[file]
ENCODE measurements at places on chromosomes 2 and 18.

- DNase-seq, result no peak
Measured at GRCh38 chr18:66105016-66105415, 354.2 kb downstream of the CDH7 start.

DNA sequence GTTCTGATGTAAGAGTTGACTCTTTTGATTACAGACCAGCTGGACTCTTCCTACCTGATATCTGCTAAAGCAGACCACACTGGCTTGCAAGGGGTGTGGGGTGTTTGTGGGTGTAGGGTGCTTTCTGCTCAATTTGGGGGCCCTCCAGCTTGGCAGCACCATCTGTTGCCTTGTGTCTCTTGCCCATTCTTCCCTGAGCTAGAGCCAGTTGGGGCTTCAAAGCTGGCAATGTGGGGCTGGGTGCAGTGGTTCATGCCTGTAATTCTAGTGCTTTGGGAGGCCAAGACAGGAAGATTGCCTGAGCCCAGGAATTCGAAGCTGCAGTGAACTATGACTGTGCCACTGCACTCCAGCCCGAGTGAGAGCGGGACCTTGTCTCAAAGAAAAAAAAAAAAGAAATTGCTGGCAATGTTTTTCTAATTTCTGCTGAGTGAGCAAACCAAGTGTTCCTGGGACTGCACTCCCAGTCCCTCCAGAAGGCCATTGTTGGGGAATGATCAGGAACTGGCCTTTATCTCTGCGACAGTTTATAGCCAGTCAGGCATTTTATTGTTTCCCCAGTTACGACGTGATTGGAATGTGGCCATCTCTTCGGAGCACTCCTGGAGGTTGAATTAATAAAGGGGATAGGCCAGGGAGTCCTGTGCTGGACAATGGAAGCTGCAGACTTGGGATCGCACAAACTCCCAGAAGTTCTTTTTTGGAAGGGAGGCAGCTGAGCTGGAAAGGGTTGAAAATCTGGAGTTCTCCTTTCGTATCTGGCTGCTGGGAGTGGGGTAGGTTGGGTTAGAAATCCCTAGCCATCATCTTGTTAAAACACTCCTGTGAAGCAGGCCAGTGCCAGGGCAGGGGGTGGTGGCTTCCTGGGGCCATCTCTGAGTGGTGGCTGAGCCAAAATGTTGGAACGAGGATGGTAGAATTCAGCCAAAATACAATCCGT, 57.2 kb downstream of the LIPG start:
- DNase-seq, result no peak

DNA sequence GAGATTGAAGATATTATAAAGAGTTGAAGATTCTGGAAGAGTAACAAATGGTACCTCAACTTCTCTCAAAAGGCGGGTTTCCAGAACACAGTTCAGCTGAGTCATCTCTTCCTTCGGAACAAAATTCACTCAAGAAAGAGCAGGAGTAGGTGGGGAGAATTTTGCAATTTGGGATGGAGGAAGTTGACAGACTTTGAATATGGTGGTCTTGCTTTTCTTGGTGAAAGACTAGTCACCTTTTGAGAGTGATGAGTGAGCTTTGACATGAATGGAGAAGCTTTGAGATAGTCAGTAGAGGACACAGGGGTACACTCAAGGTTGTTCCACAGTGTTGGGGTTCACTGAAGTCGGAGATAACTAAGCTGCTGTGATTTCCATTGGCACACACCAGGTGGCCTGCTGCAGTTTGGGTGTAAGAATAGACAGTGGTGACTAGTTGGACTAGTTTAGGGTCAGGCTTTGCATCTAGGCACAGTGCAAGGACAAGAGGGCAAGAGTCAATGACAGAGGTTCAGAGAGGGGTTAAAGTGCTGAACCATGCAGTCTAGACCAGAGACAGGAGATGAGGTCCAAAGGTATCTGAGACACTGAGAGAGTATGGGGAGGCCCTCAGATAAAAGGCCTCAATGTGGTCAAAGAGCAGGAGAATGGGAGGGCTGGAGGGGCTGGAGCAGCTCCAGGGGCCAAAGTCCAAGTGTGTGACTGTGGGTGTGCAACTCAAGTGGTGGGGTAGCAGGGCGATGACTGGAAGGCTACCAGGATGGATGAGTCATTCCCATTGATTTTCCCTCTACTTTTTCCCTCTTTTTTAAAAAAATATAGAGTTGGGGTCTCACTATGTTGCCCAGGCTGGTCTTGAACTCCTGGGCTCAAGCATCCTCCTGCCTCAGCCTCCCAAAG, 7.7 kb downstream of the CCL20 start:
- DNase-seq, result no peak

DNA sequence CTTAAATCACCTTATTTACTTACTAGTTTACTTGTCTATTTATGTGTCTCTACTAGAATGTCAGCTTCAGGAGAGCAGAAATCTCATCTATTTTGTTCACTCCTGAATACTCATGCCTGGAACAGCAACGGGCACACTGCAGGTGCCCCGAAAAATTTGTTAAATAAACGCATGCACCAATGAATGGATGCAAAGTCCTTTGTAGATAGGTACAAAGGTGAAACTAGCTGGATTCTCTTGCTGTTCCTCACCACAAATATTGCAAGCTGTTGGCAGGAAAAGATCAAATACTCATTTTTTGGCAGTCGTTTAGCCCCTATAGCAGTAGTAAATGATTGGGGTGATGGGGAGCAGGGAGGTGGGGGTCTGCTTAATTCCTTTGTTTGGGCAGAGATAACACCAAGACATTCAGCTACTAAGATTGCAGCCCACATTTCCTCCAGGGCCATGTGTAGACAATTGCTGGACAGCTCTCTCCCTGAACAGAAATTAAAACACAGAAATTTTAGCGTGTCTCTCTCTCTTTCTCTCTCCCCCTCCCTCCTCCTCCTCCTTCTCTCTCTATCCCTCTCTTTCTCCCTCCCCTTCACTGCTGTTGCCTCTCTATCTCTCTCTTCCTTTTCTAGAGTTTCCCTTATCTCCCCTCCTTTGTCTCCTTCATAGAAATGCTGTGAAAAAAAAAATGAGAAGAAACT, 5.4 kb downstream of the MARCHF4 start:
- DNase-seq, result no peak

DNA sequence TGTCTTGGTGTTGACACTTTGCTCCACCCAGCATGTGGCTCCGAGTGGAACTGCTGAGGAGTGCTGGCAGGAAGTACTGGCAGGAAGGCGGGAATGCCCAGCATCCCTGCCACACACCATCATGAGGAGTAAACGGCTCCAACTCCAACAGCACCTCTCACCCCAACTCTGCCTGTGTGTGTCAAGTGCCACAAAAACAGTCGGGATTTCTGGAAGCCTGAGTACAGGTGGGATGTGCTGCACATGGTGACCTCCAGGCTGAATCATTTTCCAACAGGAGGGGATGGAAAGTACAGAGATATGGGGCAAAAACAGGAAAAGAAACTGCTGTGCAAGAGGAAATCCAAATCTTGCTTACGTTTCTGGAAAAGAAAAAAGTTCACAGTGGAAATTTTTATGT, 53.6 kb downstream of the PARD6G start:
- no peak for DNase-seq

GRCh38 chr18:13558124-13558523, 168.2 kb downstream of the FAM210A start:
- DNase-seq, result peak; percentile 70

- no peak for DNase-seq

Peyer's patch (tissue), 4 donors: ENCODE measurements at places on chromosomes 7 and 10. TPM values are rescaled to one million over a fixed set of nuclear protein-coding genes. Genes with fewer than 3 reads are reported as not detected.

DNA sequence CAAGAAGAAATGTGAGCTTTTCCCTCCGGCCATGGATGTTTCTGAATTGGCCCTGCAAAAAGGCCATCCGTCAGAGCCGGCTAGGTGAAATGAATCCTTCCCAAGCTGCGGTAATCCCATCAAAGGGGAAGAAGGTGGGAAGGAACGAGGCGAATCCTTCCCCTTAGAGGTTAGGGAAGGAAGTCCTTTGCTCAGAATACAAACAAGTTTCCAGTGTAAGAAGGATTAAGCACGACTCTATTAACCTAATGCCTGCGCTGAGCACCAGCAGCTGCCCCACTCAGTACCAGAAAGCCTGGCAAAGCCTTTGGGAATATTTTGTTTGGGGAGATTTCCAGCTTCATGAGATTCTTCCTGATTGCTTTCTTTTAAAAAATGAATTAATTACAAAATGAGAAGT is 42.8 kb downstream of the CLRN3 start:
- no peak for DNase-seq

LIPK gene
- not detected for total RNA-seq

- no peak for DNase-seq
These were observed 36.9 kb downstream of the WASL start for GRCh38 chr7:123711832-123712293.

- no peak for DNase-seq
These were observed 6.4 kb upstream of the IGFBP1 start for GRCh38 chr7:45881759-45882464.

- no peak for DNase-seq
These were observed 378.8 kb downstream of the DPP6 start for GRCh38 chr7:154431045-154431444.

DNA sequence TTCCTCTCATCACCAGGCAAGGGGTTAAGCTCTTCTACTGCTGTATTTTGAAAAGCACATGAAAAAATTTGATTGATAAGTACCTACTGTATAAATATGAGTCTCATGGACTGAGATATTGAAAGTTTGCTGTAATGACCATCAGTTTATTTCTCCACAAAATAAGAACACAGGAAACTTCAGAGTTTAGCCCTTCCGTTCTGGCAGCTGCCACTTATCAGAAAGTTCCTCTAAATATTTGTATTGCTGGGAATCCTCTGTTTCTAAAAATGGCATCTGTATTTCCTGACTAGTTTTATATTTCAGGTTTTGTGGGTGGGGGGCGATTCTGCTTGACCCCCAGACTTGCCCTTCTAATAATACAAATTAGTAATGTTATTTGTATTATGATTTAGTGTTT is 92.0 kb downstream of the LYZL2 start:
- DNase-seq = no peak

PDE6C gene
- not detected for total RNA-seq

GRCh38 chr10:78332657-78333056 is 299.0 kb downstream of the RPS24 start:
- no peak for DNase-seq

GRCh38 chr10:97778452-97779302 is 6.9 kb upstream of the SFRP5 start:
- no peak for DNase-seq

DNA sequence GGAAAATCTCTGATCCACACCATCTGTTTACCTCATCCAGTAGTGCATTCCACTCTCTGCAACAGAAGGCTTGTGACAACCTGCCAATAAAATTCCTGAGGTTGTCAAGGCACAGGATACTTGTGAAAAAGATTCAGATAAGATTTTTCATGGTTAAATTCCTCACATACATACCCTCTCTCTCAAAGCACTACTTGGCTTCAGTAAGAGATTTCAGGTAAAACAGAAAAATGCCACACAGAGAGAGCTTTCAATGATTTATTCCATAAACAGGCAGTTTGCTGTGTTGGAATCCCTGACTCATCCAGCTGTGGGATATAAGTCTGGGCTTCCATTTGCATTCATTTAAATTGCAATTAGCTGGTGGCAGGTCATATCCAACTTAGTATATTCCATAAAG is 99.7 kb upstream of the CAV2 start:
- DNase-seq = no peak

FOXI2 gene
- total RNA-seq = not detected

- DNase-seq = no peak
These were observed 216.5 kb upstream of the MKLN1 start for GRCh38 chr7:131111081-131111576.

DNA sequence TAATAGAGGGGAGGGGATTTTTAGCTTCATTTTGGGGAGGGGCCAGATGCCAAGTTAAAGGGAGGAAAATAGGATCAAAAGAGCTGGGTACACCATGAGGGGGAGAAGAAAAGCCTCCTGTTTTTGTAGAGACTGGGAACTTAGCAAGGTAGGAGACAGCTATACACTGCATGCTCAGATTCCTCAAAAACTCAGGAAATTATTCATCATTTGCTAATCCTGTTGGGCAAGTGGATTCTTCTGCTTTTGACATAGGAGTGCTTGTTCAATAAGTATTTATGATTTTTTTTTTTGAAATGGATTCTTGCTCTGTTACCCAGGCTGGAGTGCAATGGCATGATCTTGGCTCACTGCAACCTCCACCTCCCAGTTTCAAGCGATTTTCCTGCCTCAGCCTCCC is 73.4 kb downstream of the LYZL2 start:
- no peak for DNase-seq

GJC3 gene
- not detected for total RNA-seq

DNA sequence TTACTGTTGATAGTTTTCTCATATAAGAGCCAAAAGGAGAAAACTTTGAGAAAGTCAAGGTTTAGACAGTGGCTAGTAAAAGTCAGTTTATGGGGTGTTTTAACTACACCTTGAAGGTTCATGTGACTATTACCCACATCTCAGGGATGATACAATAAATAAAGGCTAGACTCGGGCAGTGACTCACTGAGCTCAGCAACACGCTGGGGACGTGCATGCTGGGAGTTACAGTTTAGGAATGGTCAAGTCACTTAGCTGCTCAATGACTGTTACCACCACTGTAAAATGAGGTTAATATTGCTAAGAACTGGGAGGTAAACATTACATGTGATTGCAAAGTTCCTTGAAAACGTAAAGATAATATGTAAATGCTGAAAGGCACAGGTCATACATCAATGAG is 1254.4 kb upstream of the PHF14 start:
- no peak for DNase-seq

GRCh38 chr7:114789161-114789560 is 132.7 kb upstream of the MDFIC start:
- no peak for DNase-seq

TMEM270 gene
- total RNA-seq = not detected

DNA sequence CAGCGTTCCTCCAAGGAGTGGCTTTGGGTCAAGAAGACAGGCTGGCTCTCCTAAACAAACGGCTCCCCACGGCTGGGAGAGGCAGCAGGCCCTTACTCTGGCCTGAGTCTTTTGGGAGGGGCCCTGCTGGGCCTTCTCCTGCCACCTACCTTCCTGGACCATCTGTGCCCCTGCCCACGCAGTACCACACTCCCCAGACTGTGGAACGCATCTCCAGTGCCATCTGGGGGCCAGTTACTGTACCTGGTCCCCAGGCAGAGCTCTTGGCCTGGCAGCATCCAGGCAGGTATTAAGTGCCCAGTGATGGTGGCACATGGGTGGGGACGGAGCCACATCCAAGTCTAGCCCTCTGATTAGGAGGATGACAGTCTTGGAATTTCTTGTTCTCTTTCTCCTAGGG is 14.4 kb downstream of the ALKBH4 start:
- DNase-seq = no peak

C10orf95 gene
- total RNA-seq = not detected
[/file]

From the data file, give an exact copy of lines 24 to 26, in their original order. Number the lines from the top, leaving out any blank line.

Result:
- no peak for DNase-seq
These were observed 378.8 kb downstream of the DPP6 start for GRCh38 chr7:154431045-154431444.

DNA sequence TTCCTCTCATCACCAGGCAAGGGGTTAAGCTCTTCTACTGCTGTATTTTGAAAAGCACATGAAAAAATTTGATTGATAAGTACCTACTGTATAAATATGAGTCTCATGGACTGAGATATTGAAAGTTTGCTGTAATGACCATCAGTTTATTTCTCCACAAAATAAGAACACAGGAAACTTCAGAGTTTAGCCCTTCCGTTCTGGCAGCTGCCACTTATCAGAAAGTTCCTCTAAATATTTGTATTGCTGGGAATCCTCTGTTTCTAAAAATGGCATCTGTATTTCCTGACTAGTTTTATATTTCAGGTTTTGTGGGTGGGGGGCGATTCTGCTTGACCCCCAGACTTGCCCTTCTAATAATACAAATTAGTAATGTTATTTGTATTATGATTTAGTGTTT is 92.0 kb downstream of the LYZL2 start: